Every now and then there has been talk of threats to democracy at the hands of the forces inimical to representative rule and civilian leadership and, given the country’s history, such arguments often appear to carry weight.
Then it is difficult to count the number of times analysts on the media have said how the military has expanded its influence over many areas such as internal security, defence and foreign policy to name just a few and the GHQ’s ascendancy has seen a proportionate shrinkage of the civilian role in decision-making.
When the first civilian-to-civilian transition happened following the 2013 elections, after Mian Nawaz Sharif’s PML-N edged past the number of seats required to form a government in Islamabad on its own, optimism was spurred because it was believed that unencumbered by the compromises of a coalition, the party would deliver exemplary governance.
It was also believed that the PML-N’s considerable experience in power, and more significantly in the opposition, would allow it to form and run a government that would be the envy of all political parties in the country. There was no doubt Pakistan needed good, sure-footed governance. The country was being torn apart by terrorist violence and crippling power shortages were threatening to stall industry and consequently the economy. Left unaddressed for long, challenges of poverty, unemployment and lack of healthcare and education were threatening to assume crisis-like dimensions.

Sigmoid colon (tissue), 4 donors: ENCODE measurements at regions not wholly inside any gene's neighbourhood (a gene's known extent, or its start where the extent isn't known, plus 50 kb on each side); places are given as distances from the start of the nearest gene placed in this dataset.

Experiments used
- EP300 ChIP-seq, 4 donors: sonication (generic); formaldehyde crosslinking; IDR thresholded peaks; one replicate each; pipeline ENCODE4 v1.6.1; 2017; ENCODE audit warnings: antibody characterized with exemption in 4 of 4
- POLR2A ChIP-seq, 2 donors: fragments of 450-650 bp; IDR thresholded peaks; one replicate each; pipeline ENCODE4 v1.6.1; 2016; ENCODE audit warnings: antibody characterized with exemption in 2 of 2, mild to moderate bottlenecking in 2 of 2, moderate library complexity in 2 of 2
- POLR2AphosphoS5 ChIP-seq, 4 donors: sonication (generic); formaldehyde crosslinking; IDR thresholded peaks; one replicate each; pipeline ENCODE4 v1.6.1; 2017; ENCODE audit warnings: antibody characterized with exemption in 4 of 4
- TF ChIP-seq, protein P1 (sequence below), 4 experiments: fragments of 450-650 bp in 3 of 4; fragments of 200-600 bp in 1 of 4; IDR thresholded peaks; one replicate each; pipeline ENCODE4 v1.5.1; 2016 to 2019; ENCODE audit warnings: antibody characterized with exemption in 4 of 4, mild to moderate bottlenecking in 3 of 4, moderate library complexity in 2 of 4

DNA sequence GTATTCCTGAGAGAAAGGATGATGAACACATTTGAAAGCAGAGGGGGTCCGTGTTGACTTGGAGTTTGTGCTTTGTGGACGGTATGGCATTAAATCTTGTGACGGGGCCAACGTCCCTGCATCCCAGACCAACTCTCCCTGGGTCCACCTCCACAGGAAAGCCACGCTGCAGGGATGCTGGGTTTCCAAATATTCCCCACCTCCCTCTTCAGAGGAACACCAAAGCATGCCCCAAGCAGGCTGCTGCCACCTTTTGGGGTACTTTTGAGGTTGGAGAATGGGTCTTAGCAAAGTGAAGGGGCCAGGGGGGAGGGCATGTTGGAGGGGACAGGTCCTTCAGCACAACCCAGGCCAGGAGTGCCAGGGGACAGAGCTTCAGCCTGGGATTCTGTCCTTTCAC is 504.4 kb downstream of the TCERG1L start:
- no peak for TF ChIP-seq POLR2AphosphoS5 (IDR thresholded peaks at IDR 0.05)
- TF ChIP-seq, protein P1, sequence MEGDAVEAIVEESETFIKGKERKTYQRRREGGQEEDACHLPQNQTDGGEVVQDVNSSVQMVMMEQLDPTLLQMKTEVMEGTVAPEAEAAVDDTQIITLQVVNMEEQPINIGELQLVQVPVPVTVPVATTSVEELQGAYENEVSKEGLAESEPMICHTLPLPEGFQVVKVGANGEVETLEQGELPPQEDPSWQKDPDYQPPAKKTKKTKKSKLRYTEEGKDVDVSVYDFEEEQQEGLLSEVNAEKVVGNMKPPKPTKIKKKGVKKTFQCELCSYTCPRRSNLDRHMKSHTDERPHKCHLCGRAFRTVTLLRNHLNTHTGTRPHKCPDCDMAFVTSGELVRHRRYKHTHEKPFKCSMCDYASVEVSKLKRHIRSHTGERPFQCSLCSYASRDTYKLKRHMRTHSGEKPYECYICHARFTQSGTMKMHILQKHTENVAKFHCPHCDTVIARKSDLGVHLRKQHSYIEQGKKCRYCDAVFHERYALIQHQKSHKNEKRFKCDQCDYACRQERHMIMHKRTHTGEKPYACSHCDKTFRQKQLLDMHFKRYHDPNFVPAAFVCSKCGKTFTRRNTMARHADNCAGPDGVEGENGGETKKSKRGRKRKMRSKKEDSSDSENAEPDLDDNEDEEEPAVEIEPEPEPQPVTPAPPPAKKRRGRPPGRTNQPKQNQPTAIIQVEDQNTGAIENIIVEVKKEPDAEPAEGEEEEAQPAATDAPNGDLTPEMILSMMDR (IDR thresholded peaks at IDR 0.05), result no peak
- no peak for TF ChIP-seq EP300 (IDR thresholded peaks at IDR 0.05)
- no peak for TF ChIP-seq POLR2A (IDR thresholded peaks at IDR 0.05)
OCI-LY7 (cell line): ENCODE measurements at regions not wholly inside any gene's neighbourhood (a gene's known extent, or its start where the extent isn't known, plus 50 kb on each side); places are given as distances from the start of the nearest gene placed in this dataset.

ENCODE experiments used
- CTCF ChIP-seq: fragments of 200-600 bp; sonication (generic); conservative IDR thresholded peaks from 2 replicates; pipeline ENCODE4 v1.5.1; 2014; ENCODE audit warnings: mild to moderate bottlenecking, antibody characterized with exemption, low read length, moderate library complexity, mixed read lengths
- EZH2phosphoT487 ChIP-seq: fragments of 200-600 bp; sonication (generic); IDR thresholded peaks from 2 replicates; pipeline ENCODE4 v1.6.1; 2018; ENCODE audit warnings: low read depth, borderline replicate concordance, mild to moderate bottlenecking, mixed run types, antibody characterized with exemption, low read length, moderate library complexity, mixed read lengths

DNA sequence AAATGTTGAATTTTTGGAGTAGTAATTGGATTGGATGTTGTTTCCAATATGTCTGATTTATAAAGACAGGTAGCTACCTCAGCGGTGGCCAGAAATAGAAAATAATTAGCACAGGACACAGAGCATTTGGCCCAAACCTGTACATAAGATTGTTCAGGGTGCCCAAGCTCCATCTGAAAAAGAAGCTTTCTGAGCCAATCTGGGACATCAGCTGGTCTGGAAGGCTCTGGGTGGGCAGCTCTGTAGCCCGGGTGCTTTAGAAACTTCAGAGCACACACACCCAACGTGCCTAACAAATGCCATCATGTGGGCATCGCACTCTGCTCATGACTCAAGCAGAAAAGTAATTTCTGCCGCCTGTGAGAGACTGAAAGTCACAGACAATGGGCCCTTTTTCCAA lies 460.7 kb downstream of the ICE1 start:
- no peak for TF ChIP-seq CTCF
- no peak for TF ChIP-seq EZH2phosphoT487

While the conduct of many PML-N leaders may make them look like political jokers, they will struggle to compete with the PPP.
When Nawaz Sharif formed his cabinet, comprised mainly of a trusted group of lieutenants, who remained loyal to him during his period in the political wilderness from 1999 to 2007, there was near-consensus among commentators that his entire team would be on the same page and speak as one on critical issues.
Fast forward to the autumn of 2015 and where are we? Well many of the ministers are not on talking terms with each other. This is no speculation. Look at Interior Minister Chaudhry Nisar Ali Khan’s statement that he doesn’t need to ‘go through’ the defence minister for discussions with GHQ.
Nisar Ali Khan seemed to be responding to Khawaja Asif, who wears the defence and water and power ministerial hats. He proudly told the media that he hadn’t spoken with cabinet colleague Nisar Ali Khan in some four years but that didn’t mean they couldn’t work together in the national interest. Only Khawaja Asif will know the exact meaning of his rather cryptic statement.
His own performance as defence minister is as grand as that of Chaudhry Nisar Ali Khan as policy in both their ministries is being dictated and executed by GHQ, with the ministers, of course, invited now and then to make public appearances on key national holidays/occasions. As for Nisar Ali Khan, the less said the better after the army shredded his desire to hold talks with the Taliban.